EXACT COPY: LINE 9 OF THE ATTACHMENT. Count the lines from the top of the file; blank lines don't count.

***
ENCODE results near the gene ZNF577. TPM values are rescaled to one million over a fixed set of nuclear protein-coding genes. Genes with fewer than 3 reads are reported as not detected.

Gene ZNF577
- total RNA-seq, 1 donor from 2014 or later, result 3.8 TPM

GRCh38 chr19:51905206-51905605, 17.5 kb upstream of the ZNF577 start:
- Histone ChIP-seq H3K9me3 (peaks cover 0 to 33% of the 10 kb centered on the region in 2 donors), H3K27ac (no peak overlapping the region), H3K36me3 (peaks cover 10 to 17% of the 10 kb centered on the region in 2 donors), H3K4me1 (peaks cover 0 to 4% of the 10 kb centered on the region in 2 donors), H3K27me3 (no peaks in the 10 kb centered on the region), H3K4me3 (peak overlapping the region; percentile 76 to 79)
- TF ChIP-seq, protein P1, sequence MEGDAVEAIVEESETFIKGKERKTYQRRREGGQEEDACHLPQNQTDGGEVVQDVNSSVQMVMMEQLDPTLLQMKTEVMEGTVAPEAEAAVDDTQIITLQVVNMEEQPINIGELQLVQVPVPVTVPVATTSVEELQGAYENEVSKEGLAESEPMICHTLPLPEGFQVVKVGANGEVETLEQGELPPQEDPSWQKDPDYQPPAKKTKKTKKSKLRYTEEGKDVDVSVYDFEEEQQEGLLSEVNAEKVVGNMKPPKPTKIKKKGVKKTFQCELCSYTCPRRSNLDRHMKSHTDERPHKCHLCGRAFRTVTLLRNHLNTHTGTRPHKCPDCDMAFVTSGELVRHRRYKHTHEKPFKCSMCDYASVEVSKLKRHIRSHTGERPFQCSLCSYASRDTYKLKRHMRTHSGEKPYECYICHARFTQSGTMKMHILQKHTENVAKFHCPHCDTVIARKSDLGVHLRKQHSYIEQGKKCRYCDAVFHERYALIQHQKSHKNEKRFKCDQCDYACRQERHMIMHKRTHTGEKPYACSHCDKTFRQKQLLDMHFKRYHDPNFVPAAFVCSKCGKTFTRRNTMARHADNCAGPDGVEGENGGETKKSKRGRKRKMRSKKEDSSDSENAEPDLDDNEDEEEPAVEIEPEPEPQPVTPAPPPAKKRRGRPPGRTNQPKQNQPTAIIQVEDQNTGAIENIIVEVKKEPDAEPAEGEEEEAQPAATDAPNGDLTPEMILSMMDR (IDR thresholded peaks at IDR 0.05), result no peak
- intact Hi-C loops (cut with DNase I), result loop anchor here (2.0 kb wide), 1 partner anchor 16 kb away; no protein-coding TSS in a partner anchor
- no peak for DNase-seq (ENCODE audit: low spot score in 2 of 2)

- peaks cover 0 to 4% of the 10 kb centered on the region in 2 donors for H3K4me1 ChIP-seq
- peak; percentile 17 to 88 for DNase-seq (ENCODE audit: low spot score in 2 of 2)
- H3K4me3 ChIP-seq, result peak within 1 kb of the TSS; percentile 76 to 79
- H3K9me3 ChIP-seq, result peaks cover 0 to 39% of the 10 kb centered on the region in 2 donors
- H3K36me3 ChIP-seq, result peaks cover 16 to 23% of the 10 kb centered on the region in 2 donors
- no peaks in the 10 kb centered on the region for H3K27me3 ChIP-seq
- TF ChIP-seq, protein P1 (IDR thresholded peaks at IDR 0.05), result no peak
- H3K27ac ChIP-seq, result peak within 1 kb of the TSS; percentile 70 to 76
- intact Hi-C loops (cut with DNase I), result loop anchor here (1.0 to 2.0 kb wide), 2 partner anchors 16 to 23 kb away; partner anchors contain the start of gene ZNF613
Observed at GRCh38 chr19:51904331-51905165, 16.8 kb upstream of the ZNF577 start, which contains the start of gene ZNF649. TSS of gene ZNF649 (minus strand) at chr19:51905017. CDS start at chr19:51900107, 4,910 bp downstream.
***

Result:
- peaks cover 0 to 4% of the 10 kb centered on the region in 2 donors for H3K4me1 ChIP-seq